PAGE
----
It’s Not WannaCry, But At Least 100,000 Systems at Risk From Wormable Flaw
In the wake of WannaCry, there’s a critical new flaw in Samba, which provides Windows-based file and print services for Unix and Linux systems. Security experts say the flaw is trivial to exploit. US-CERT recommends immediate patching or workarounds.
The flaw, designated CVE-2017-7494, exists in Samba, which provides Windows-based file and print services for Unix and Linux systems. By successfully exploiting the flaw, an attacker could execute arbitrary code on a device with root-level access permissions.
“All versions of Samba from 3.5.0 onwards are vulnerable to a remote code execution vulnerability, allowing a malicious client to upload a shared library to a writable share, and then cause the server to load and execute it,” according to a security alert published Wednesday by the Samba open source project.
Samba has released patches for versions 4.4 and newer that fix that flaw. “Samba vendors and administrators running affected versions are advised to upgrade or apply the patch as soon as possible,” its alert says.
For unsupported but still vulnerable systems – 3.5.x to 4.4.x – or any supported versions of Samba that cannot be upgraded for whatever reason, the Samba team has detailed a workaround that involves adding the “nt pipe support = no” parameter to Samba’s SMB configuration file and then rebooting the smbd daemon. “Note this can disable some expected functionality for Windows clients,” Samba’s alert says.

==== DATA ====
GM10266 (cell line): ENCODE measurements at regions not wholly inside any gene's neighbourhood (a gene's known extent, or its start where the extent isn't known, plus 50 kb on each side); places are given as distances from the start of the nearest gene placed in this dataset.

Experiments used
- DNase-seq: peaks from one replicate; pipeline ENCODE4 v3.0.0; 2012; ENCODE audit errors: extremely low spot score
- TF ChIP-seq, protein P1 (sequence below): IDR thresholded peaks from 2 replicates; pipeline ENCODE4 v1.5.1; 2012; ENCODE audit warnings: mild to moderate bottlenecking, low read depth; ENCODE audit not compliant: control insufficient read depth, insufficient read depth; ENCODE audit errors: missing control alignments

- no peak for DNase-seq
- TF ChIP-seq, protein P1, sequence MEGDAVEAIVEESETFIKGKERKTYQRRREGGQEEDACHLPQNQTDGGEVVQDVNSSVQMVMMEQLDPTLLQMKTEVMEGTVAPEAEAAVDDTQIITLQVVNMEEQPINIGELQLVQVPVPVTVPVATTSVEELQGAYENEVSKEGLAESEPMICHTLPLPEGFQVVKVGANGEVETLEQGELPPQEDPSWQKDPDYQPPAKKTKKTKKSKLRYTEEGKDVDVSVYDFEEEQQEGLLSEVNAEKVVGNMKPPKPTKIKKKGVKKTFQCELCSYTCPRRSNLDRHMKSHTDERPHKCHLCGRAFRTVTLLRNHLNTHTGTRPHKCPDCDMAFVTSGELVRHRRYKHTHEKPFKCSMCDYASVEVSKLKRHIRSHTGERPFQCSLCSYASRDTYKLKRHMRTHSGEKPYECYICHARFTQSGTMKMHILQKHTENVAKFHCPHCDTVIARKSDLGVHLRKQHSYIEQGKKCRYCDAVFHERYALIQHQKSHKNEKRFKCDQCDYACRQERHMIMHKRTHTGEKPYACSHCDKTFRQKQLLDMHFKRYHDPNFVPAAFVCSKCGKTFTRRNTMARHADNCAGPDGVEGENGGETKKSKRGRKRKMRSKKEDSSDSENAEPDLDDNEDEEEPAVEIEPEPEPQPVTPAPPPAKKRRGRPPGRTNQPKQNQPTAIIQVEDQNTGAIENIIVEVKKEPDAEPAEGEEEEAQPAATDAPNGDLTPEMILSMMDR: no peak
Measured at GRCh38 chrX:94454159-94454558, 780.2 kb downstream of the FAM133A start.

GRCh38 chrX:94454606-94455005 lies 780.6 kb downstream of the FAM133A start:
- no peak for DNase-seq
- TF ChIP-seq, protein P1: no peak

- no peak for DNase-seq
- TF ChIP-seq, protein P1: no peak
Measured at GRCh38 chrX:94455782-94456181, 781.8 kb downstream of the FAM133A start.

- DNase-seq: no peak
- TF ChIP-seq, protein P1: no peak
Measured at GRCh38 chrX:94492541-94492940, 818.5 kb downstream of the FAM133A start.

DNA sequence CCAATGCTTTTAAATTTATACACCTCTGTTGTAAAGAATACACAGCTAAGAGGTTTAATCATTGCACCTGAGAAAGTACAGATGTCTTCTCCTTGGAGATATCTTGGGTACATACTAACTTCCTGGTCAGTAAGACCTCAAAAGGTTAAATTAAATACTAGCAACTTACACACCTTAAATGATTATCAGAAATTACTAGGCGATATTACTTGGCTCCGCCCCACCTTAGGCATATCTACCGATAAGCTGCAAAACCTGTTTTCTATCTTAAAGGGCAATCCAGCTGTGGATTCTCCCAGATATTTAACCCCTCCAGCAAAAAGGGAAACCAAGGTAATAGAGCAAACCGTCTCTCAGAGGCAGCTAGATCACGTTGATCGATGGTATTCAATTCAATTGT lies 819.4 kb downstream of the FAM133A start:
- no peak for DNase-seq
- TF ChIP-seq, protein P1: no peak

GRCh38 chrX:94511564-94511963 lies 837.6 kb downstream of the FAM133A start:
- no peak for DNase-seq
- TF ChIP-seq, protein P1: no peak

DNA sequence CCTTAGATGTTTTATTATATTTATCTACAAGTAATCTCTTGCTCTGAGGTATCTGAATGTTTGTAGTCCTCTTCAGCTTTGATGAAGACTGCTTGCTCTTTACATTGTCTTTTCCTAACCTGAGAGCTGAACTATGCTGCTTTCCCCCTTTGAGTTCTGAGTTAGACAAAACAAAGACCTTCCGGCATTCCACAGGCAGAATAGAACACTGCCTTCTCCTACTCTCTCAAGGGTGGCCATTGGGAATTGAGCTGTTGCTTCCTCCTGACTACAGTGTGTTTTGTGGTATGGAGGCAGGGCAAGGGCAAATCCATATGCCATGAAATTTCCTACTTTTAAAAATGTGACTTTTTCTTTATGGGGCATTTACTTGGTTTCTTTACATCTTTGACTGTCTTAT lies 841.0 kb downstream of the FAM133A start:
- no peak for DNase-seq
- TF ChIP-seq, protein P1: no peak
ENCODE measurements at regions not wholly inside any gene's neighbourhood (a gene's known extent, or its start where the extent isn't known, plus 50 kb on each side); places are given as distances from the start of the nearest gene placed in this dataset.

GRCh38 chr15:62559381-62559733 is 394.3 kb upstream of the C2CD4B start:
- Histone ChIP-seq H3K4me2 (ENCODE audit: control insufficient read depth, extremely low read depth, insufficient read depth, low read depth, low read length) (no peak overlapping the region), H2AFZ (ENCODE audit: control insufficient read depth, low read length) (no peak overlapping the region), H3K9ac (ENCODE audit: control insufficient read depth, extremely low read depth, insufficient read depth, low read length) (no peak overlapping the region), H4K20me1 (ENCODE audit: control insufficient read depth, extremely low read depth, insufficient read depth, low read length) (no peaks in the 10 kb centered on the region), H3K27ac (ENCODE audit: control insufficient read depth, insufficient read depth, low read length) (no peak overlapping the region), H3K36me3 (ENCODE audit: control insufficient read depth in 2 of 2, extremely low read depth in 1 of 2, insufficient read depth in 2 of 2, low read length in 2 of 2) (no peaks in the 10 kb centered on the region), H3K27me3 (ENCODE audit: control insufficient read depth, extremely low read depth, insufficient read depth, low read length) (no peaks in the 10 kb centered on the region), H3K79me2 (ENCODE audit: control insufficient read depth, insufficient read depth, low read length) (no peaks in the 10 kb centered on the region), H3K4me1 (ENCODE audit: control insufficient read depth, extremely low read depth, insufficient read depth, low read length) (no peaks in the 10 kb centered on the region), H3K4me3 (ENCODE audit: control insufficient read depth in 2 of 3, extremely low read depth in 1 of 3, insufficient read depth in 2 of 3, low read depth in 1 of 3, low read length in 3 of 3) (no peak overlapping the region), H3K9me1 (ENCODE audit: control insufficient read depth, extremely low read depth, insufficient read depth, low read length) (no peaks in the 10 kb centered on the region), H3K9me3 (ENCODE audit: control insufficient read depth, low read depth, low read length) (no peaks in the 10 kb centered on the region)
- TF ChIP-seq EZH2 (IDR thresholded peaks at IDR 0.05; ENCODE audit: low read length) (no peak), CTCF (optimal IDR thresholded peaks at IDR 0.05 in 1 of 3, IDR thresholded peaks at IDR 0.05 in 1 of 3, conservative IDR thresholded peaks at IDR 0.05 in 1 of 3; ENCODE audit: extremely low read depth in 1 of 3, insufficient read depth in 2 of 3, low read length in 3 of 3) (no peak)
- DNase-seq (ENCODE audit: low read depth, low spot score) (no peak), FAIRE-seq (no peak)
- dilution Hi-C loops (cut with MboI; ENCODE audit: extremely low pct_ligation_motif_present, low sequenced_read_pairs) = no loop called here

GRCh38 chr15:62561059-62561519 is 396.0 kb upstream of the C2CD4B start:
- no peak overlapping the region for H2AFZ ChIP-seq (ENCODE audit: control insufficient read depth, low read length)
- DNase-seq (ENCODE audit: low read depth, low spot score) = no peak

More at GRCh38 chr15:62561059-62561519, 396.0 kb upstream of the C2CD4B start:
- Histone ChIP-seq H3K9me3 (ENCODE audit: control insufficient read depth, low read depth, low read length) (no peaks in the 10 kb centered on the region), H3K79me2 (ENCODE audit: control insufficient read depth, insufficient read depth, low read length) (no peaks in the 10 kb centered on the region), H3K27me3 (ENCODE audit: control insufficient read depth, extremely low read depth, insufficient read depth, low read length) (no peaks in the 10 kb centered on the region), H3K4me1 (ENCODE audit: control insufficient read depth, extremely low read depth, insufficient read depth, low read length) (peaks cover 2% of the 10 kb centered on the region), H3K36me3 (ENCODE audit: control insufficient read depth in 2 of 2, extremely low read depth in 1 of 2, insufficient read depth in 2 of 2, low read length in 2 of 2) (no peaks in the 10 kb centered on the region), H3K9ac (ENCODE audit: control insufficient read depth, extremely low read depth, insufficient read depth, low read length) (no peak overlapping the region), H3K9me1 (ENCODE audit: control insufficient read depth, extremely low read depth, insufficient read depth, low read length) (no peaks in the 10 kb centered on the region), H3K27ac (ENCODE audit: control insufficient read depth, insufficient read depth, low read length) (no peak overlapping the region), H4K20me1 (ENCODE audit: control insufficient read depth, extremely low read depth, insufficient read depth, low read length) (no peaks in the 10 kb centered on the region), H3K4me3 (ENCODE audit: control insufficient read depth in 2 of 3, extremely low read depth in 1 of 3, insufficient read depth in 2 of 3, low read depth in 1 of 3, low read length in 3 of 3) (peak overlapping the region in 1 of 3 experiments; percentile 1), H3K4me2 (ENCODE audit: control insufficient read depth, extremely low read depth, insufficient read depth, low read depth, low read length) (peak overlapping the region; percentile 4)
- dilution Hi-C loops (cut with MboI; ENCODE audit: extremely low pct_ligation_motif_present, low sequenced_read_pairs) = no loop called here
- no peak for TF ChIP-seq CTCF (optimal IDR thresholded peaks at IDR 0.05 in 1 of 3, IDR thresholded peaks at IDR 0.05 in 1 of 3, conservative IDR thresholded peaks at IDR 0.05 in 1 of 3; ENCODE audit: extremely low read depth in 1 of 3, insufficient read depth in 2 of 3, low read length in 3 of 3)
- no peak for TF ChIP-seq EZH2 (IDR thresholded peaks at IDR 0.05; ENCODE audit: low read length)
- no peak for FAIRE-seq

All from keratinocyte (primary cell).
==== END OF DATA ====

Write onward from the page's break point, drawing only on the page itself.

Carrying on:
Security experts say the flaw should be patched as quickly as possible. “A remote attacker could exploit this vulnerability to take control of an affected system,” the U.S. Computer Emergency Response Team, US-CERT, says in a security alert. “US-CERT encourages users and administrators to review Samba’s security announcement and apply the necessary updates, or refer to their Linux or Unix-based OS vendors for appropriate patches.
Thankfully, no related attacks have yet emerged. “The internet is not on fire yet, but there’s a lot of potential for it to get pretty nasty,” Jen Ellis, a vice president at Rapid7, says in a security alert. “If there is a vulnerable version of Samba running on a device, and a malicious actor has access to upload files to that machine, exploitation is trivial.”
Samba use is widespread. “Many home and corporate network storage systems run Samba and it is frequently installed by default on many Linux systems, making it possible that some users are running Samba without realizing it. Given how easy it is to enable Samba on Linux endpoints, even devices requiring it to be manually enabled will not necessarily be in the clear,” Ellis says.
Easy to Exploit
Just one line of code can be used to exploit the Samba flaw, according to HD Moore, vice president of research and development at Atredis Partners.